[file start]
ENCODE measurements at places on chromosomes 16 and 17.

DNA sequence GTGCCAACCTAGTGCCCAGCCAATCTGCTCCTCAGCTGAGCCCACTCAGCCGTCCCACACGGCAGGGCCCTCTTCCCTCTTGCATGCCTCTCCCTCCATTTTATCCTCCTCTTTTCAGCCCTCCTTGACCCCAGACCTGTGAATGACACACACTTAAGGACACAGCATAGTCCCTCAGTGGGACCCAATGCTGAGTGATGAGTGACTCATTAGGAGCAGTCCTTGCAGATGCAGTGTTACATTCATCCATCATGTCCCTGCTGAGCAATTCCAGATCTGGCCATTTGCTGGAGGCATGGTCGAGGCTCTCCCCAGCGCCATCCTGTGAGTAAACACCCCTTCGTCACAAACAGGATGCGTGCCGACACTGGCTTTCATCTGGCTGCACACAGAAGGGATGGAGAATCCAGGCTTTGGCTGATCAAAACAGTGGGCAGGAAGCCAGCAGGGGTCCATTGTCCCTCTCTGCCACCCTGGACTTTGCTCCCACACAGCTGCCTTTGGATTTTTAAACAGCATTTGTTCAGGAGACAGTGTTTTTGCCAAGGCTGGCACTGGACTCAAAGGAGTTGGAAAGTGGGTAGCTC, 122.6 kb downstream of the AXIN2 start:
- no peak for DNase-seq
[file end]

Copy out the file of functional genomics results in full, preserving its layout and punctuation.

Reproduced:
ENCODE measurements at places on chromosomes 16 and 17.

DNA sequence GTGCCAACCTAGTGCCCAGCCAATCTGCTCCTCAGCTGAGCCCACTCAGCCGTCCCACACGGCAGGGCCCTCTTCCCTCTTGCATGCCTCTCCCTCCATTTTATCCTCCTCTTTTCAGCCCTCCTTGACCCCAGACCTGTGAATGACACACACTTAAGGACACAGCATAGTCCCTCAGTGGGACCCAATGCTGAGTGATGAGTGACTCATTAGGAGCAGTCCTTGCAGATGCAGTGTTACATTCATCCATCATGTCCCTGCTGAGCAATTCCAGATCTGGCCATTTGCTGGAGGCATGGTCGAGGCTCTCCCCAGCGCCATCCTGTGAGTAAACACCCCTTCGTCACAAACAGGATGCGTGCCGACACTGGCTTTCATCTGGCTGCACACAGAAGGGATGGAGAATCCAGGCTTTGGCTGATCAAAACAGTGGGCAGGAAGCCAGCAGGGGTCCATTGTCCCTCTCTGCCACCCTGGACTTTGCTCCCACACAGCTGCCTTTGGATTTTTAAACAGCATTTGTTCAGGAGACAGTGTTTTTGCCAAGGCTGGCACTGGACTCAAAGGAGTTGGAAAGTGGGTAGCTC, 122.6 kb downstream of the AXIN2 start:
- no peak for DNase-seq